Generating Host-Based Data using Machine Learning

Mark Desantis | 21-FS-045

Project Overview

Data from host-based sensors can be critical to the development of effective cyber-security analytics. However, obtaining such data can be costly and difficult. Privacy and security concerns also generally prevent the sharing of such data between organizations, significantly limiting research collaboration and progress. In this research, we explore the feasibility of generating synthetic—and thus, sharable—host-based data (HBD) using generative adversarial networks (GANs). We compare the effectiveness of various GAN architectures in producing realistic data. We also investigate the suitability of inverse reinforcement learning (IRL) strategies to this task. While further exploration is necessary, preliminary results suggest that the synthetic data generated by some of these methods may be of sufficient quality to be useful in collaborative cyber-defense research efforts.

Mission Impact

In the cyber security analysis domain, HBD gives the most detailed picture of the on-host environment which is required when seeking out and identifying sophisticated threat actors. Developing a means to quickly generated effective surrogate HBD enables better collaboration on development of analytics between cyber-focused departments within Lawrence Livermore National Laboratory (LLNL), NNSA, DOE, and external sponsors. Additionally, growth of modern machine learning skills and knowledge (such as GANs and IRL) makes LLNL staff well-placed in solving this and other mission focuses.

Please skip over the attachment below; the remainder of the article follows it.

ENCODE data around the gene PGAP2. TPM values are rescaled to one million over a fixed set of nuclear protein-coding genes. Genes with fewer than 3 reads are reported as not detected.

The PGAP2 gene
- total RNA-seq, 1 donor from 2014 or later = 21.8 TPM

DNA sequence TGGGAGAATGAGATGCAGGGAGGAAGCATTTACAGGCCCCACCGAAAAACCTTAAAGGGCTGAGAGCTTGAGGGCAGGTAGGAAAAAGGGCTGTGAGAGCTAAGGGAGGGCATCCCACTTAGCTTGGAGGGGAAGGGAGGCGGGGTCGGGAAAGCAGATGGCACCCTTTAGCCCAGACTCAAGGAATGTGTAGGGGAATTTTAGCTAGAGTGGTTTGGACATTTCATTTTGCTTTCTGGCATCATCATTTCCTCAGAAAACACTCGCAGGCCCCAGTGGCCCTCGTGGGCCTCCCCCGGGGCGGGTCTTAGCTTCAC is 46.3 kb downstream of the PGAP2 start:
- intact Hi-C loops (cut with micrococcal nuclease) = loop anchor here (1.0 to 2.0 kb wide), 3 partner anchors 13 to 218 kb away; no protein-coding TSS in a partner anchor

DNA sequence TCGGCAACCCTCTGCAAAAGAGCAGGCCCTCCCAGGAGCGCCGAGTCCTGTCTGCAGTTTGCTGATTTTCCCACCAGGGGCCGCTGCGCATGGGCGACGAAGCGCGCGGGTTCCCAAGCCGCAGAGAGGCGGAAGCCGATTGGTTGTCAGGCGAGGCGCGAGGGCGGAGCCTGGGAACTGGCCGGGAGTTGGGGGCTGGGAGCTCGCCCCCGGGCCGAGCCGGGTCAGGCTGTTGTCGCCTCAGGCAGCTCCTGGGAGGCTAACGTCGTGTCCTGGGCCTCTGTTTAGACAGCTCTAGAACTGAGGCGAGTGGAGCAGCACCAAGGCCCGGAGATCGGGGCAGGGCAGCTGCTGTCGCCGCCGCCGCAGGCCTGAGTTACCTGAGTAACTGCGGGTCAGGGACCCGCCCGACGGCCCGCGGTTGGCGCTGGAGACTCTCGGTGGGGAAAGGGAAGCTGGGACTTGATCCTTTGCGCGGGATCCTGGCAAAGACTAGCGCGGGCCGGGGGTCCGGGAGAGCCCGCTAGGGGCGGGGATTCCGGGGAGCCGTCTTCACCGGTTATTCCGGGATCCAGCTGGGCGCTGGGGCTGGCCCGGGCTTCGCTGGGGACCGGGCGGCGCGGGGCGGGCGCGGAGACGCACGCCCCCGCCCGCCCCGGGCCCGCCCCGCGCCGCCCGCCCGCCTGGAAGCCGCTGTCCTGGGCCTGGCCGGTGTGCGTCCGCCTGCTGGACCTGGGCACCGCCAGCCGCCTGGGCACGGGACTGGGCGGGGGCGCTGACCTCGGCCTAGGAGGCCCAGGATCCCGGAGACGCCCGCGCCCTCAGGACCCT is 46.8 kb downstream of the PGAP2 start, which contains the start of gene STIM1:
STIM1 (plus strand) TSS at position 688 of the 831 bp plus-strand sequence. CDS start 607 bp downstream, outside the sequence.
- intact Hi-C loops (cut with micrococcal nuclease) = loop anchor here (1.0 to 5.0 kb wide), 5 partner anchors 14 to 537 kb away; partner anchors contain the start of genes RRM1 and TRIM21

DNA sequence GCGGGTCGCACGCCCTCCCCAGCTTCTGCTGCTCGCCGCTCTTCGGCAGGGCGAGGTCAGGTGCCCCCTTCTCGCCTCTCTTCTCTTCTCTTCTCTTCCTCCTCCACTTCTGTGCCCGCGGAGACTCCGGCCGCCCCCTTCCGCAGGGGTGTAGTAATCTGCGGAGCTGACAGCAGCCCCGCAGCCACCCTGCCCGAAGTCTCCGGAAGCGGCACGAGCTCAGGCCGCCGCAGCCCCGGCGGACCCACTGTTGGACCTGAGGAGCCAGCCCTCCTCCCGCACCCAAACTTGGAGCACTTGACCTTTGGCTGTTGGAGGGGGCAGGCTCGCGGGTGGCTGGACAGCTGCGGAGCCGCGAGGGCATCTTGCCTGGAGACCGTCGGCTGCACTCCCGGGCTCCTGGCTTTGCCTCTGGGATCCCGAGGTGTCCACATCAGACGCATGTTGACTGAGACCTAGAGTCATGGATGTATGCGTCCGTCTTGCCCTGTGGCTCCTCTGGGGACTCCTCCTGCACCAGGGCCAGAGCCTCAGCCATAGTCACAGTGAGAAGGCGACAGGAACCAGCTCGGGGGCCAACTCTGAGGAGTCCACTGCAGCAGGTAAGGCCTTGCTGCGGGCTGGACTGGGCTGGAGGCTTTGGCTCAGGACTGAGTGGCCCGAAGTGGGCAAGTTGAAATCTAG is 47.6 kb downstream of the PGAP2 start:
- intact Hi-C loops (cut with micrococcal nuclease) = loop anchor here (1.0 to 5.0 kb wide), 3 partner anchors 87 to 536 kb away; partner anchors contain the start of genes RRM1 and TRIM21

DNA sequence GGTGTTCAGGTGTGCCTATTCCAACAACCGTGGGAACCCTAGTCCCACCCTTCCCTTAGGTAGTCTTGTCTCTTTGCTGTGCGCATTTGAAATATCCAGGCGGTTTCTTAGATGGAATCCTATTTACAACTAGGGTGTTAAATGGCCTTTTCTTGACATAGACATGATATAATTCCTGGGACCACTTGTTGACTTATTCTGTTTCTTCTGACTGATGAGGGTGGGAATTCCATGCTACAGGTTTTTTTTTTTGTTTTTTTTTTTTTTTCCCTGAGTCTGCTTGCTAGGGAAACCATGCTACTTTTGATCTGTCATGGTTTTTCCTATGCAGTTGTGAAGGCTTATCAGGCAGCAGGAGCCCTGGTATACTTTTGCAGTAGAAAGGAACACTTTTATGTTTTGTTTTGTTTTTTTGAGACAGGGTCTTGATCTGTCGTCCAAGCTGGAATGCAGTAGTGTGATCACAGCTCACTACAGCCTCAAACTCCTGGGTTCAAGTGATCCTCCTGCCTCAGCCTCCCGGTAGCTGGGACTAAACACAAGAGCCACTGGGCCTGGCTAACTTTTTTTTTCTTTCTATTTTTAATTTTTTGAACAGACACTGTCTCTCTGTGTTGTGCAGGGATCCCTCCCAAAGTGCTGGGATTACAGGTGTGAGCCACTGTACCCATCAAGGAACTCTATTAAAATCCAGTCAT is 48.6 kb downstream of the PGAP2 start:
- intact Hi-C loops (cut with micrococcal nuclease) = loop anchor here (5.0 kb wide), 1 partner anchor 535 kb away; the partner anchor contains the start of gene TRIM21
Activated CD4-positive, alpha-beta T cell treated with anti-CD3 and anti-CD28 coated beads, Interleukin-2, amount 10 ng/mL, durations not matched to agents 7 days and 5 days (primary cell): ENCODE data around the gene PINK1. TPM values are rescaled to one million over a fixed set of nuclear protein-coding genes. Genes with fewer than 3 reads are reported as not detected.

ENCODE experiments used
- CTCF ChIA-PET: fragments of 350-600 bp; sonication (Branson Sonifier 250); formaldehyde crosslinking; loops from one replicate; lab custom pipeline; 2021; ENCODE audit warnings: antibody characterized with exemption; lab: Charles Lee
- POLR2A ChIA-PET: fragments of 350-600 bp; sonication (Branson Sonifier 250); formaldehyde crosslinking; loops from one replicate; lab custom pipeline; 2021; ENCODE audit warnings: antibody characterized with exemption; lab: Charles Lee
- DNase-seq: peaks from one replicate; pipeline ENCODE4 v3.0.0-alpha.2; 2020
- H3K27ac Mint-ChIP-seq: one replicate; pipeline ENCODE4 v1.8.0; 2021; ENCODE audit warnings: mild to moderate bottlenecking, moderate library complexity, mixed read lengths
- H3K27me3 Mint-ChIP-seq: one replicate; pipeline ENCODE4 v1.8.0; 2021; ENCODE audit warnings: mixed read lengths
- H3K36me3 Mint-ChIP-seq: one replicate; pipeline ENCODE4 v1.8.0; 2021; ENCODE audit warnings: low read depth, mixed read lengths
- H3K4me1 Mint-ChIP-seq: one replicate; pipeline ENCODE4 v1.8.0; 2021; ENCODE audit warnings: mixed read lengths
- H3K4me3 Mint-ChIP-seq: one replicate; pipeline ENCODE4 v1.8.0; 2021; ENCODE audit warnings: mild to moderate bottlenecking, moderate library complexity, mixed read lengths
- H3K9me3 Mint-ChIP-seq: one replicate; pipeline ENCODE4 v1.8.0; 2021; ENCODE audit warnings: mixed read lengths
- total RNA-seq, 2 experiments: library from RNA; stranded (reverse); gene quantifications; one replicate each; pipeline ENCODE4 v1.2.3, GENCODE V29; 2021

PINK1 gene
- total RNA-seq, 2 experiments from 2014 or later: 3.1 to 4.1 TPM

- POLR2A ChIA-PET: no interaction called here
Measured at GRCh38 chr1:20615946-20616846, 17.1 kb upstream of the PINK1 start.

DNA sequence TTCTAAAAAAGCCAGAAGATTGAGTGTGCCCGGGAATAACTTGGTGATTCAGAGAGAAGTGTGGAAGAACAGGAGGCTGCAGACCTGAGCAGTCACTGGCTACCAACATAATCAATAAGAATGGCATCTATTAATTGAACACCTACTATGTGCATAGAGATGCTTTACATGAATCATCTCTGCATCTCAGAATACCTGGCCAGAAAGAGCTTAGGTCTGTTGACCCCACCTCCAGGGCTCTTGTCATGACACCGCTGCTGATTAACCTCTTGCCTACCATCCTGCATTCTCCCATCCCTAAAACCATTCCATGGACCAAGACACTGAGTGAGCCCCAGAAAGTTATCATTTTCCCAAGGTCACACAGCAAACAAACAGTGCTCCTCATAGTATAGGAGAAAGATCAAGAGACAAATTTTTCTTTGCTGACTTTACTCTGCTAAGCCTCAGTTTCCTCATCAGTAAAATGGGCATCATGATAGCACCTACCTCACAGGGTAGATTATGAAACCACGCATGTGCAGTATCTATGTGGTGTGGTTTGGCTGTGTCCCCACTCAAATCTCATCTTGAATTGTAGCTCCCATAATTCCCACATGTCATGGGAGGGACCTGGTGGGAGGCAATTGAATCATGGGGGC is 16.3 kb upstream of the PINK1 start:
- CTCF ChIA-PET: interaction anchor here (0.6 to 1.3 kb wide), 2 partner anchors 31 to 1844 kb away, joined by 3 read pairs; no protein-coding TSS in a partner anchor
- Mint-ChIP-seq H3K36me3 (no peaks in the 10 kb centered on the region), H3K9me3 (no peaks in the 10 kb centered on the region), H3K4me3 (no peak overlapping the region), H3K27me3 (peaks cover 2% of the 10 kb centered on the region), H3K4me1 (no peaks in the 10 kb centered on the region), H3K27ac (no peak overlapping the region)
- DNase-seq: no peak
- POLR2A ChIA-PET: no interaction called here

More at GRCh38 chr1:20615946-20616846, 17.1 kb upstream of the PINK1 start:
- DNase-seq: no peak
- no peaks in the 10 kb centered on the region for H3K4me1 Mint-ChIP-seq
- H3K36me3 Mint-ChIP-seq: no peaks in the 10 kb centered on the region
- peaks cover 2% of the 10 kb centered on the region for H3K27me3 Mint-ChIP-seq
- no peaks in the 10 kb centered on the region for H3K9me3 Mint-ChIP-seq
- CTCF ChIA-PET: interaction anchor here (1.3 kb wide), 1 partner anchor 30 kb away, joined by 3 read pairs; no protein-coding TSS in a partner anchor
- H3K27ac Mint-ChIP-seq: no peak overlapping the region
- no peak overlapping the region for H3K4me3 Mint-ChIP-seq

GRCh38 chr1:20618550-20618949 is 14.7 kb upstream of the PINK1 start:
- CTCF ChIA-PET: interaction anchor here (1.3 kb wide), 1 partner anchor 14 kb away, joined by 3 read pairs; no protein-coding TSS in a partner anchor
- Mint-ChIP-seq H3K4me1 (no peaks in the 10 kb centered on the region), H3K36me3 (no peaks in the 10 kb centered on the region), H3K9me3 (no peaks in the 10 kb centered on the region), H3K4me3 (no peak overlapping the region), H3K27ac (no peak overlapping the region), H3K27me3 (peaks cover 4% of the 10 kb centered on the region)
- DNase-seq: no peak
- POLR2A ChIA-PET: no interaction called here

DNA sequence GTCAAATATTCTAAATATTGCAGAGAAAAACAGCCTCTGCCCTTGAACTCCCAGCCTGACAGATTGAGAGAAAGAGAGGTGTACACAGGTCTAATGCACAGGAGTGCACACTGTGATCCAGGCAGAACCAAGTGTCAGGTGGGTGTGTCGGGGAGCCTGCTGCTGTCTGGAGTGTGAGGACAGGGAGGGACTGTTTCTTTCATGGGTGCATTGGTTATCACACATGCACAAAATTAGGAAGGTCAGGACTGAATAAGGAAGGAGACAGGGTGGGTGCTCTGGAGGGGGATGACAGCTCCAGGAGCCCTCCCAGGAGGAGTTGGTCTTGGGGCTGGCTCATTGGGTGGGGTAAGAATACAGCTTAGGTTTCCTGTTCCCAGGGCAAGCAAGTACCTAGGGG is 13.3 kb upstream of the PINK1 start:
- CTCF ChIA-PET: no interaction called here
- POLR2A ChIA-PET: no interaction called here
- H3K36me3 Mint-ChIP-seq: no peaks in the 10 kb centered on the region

The results of this feasibility study were briefed to potential transition partners in October 2021. One of these partners is funding long-term research efforts at LLNL. The further research ideas identified here may be continued under one of those projects. An annual community host-based data conference associated with that project sponsor is expected to resume once COVID-related travel restrictions are lifted. HBDGen research, and follow-on efforts, are expected to be of considerable interest to both the broader research community that attends that conference.

The HBDGen research is expected to be useful in facilitating future LLNL-hosted LLAMA workshops. These two-week workshops typically host around 40 local, national, and international researchers. For the past four years, LLAMA workshops have looked at host-based data. High quality synthetic—and thus sharable—host-based data could be greatly beneficial to this ongoing collaboration effort.